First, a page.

In the production history of synthetic diamonds, the follow-ings are major milestones. In 1957, GE starts commercial production, before then natural diamond (4 tons) was the only choice of industrial diamond. In 1970, synthetic diamond (20 tons) outweighs natural diamond as the dominant industrial diamond. In

Figure 4.16. Three views of De Beers production plants for diamond synthesis. These pictures disclose the evolutionary trend of press types and plant layouts for the commercial production of industrial diamonds. They were taken at three geographical locations in the last three decades. Top, early small presses used by De Beers in Springs, South Africa; middle, 10000 T presses in Robersfors, Sweden; Bottom, 10000 T presses in Shannon, Ireland (closed in 2001).

Figure 4.16. Three views of De Beers production plants for diamond synthesis. These pictures disclose the evolutionary trend of press types and plant layouts for the commercial production of industrial diamonds. They were taken at three geographical locations in the last three decades. Top, early small presses used by De Beers in Springs, South Africa; middle, 10000 T presses in Robersfors, Sweden; Bottom, 10000 T presses in Shannon, Ireland (closed in 2001).

1993, China became the world leading producer (40 tons) of synthetic diamond in quantity.

China produces the most of synthetic diamond under high pressure (about two/third of the world's total output), but mainly in low-grade materials (about one-tenth of the world's value of superabrasives). Ireland has been the largest exporter of industrial diamonds due to the presence of both General Electric Company of USA, and De Beers Company of South Africa (Fig. 4.16), the two most prominent manufacturers of industrial diamonds.

The major diamond makers are listed in Table 4.5 along with their starting year of research and manufacturing.

Although there are over 400 companies (China has more than 400 of them) that are engaged in commercial production of diamond superabrasives, only General Electric and De Beers were capable of making premium saw diamond that was typically more than twice as valuable as other diamond grits (e.g. for making grinding wheels). However, in 1989 the author designed a manufacturing plant for Iljin Diamond and transferred manufacturing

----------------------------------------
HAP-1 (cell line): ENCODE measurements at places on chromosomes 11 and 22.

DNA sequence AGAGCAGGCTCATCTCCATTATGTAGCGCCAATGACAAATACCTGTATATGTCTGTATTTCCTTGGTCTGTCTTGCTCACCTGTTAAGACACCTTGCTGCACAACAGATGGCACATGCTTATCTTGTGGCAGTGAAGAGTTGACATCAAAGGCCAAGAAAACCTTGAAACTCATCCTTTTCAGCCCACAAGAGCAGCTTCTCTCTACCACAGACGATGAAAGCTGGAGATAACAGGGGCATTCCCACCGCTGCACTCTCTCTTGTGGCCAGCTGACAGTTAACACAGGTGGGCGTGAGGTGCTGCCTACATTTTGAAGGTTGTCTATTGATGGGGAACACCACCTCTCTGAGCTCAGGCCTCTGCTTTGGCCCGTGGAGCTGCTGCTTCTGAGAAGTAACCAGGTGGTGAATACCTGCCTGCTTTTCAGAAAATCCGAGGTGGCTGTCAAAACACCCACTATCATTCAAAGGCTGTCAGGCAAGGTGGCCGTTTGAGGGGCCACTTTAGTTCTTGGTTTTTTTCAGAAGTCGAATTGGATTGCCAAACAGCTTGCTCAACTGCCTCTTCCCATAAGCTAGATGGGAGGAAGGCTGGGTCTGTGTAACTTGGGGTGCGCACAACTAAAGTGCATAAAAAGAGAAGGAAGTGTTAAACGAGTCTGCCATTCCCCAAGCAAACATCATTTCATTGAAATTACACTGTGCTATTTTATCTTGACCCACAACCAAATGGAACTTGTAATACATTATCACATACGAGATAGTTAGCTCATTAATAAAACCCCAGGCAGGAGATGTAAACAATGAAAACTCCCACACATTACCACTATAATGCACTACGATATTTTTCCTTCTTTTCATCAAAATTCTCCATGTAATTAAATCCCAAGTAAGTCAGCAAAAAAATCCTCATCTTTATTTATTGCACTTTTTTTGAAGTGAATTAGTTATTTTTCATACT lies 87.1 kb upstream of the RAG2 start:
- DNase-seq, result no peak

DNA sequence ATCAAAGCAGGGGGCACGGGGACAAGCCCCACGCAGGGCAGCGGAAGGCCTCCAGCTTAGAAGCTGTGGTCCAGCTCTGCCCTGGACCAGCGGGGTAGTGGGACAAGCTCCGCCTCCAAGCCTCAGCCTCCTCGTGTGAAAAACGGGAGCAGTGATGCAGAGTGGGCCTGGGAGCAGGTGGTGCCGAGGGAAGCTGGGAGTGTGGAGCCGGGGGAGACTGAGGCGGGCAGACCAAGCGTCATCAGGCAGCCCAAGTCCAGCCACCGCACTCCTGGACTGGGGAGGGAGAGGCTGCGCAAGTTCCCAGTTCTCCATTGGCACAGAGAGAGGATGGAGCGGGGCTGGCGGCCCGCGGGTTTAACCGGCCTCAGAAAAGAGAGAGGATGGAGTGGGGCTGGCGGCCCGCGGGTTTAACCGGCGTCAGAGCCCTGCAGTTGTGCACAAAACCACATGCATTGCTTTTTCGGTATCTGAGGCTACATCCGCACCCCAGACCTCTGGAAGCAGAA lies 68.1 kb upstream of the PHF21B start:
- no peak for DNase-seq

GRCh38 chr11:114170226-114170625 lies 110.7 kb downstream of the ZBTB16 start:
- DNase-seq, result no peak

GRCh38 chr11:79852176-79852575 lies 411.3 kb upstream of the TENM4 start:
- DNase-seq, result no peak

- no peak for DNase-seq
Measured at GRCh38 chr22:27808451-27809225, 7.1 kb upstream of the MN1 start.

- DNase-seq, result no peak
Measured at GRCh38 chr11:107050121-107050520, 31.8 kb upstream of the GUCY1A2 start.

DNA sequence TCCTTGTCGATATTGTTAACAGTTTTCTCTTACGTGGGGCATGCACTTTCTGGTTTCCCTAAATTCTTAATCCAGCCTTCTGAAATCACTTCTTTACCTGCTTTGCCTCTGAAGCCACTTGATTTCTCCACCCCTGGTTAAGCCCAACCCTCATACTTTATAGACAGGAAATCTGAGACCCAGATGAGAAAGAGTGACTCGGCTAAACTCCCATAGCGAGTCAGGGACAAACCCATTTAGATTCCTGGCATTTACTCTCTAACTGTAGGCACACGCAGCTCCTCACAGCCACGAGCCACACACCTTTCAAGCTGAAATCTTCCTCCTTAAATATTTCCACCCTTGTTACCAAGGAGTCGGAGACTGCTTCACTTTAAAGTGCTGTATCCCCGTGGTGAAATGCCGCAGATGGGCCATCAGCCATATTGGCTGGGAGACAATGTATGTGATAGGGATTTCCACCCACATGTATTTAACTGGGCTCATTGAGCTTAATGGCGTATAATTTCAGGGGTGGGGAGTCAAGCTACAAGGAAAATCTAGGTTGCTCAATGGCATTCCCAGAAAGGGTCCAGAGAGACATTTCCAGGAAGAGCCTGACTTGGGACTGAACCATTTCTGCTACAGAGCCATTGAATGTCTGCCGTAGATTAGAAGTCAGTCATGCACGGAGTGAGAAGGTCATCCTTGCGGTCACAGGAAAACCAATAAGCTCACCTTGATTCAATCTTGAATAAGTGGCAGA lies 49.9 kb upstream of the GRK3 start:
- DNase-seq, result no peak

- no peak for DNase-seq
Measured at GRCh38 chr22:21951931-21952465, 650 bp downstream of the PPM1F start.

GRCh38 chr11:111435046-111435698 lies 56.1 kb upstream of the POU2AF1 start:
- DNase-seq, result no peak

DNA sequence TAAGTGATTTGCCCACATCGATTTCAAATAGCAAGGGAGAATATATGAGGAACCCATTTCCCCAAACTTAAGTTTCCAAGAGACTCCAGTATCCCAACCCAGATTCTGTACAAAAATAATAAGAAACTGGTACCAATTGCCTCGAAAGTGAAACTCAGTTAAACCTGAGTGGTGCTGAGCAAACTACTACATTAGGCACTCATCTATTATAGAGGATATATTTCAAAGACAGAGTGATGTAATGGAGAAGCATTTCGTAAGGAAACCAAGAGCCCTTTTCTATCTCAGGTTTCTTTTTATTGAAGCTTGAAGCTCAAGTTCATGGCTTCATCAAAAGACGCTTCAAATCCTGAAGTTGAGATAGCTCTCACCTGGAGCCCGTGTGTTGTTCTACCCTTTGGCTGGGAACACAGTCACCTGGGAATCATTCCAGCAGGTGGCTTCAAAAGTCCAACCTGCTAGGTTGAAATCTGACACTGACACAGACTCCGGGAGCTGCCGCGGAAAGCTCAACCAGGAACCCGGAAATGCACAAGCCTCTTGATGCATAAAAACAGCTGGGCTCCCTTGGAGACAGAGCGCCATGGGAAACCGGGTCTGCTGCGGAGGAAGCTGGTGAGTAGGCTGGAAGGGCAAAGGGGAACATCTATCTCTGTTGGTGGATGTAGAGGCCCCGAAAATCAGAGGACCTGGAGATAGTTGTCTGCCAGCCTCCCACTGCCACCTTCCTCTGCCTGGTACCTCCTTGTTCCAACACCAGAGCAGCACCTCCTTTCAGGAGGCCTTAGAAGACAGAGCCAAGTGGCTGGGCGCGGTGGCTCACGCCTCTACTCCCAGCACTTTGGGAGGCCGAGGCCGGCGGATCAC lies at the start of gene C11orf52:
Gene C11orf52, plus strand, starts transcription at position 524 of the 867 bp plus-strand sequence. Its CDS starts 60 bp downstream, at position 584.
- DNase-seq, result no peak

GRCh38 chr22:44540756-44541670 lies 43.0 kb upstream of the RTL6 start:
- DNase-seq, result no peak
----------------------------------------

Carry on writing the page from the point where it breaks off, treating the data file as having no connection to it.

Table 4.5. History and scale of high pressure diamond synthesis

Country

Research success

Production implementation

2007 Quantity manufactured (tons)

China

1962

1966

800

U.S.A.

1954

1957

60

South Africa

1959

1961

60

Sweden

1953

1962

40

Russia/Ukraine

1960

1962

40

South Korea

1987

1989

40

Japan

1961

1963

20

Germany

1964

1967

20

Ireland

1980

1984

20

Total

1100

Source: Notes: De Beers' manufacturing sites were in South Africa's (Springs), Germany (Winter, discontinued in 2001), Sweden (Scantidiamont), and Ireland (Shannon, discontinued in 2001). General Electric's output included that manufactured in USA (Worthington) and Ireland (Dublin).

Source: Notes: De Beers' manufacturing sites were in South Africa's (Springs), Germany (Winter, discontinued in 2001), Sweden (Scantidiamont), and Ireland (Shannon, discontinued in 2001). General Electric's output included that manufactured in USA (Worthington) and Ireland (Dublin).

technology of making premium saw grit. Iljin Diamond has since become the third largest manufacturer of saw diamond in the world.